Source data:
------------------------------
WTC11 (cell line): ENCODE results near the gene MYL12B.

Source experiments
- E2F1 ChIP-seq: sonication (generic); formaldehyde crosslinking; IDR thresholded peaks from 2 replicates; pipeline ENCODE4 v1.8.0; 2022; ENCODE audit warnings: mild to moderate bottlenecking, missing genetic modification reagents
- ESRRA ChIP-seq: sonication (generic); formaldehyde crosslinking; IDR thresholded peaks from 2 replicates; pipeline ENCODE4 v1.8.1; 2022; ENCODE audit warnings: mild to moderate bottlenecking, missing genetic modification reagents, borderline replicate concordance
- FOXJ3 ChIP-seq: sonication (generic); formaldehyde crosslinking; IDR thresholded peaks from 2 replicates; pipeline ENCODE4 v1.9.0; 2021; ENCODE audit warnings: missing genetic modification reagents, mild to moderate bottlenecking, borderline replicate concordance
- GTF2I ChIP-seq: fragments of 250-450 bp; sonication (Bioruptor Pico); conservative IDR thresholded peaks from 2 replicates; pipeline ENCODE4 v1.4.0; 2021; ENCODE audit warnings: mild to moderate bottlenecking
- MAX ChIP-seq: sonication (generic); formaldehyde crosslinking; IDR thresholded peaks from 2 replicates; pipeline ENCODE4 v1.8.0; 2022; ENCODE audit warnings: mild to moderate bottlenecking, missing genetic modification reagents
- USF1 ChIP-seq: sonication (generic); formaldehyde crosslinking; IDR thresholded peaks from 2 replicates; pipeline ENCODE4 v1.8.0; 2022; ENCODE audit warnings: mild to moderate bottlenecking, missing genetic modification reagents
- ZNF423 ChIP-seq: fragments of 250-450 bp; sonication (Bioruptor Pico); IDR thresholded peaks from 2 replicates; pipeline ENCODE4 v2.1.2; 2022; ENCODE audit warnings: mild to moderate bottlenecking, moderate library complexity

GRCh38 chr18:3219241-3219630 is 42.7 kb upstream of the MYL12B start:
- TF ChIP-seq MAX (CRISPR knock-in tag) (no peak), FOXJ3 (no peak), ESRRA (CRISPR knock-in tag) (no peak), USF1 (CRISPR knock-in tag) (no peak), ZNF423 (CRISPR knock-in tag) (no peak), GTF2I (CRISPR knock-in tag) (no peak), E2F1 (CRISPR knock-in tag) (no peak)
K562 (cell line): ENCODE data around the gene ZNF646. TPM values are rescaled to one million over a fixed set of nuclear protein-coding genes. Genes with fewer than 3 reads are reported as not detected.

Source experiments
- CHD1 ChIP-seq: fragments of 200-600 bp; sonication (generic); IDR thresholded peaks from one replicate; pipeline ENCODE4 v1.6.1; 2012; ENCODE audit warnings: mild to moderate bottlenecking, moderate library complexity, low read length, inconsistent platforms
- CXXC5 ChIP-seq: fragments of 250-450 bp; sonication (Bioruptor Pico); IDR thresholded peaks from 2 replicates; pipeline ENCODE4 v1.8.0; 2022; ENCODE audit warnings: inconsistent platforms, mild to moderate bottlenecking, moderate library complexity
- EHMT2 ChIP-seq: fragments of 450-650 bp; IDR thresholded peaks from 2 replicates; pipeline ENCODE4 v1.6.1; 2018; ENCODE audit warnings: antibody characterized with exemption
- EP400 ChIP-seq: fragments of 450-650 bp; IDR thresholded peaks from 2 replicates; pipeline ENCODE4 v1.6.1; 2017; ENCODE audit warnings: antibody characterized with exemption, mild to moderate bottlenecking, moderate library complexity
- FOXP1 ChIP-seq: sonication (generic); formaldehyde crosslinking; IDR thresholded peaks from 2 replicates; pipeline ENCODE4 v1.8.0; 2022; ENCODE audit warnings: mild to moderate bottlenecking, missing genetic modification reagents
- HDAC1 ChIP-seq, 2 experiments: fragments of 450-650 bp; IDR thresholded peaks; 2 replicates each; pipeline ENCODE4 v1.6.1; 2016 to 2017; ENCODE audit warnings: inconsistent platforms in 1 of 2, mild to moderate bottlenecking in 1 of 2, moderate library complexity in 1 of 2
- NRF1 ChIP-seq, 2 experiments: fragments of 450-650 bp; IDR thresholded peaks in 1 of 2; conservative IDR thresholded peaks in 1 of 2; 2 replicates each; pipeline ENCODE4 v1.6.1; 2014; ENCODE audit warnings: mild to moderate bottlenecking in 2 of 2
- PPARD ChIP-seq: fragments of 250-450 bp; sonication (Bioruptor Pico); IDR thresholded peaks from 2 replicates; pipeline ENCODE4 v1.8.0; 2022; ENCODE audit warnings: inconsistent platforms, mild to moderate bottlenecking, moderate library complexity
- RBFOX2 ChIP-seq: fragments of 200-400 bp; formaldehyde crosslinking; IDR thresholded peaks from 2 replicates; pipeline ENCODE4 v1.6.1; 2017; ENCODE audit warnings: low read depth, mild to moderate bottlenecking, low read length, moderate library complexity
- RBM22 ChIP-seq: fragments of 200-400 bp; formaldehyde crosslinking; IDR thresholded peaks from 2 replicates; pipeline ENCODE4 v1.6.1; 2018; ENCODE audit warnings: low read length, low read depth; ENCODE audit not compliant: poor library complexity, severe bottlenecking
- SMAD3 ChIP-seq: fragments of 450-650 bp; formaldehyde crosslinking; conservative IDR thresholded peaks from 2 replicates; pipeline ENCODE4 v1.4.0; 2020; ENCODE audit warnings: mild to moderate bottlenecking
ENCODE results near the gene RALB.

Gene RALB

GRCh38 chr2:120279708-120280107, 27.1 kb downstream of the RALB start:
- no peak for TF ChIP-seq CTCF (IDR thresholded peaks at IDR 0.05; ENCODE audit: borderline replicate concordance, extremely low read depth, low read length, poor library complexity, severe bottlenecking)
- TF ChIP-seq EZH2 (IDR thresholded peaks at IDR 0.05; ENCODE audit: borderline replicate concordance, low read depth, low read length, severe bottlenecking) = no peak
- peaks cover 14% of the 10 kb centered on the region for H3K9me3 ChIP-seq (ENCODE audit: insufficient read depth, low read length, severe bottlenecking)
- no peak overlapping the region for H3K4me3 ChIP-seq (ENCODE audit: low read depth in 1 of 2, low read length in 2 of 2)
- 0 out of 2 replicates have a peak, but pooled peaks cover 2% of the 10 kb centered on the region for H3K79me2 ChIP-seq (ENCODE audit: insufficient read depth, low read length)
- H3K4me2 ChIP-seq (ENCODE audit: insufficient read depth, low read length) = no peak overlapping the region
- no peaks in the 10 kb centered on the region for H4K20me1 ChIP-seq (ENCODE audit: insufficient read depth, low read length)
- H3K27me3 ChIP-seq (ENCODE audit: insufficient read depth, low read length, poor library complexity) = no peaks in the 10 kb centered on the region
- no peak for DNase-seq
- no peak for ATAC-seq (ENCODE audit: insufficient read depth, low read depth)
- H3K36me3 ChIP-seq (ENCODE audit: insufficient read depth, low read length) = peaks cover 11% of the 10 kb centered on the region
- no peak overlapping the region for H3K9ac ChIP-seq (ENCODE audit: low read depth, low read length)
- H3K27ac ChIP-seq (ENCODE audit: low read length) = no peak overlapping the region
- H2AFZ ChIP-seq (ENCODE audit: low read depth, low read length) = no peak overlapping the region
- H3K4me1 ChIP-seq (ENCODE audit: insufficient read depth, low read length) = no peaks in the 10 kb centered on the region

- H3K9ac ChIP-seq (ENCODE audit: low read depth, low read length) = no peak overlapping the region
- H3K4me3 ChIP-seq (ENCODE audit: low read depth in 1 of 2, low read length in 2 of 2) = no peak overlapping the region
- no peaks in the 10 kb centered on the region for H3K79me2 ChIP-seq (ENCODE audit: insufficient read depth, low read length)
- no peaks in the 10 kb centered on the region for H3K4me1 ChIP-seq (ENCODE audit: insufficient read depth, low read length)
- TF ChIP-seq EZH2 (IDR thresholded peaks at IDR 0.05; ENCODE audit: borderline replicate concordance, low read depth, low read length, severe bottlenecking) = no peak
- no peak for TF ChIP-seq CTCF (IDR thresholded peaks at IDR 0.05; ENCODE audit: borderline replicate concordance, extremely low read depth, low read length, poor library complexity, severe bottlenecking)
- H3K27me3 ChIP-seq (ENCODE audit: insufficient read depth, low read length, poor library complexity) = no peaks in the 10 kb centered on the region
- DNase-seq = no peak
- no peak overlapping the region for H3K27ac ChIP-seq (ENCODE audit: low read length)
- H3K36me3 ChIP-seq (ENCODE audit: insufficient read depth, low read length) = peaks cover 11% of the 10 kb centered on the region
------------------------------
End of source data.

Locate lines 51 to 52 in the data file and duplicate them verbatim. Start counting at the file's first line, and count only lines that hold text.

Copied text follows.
- no peak overlapping the region for H3K27ac ChIP-seq (ENCODE audit: low read length)
- H3K36me3 ChIP-seq (ENCODE audit: insufficient read depth, low read length) = peaks cover 11% of the 10 kb centered on the region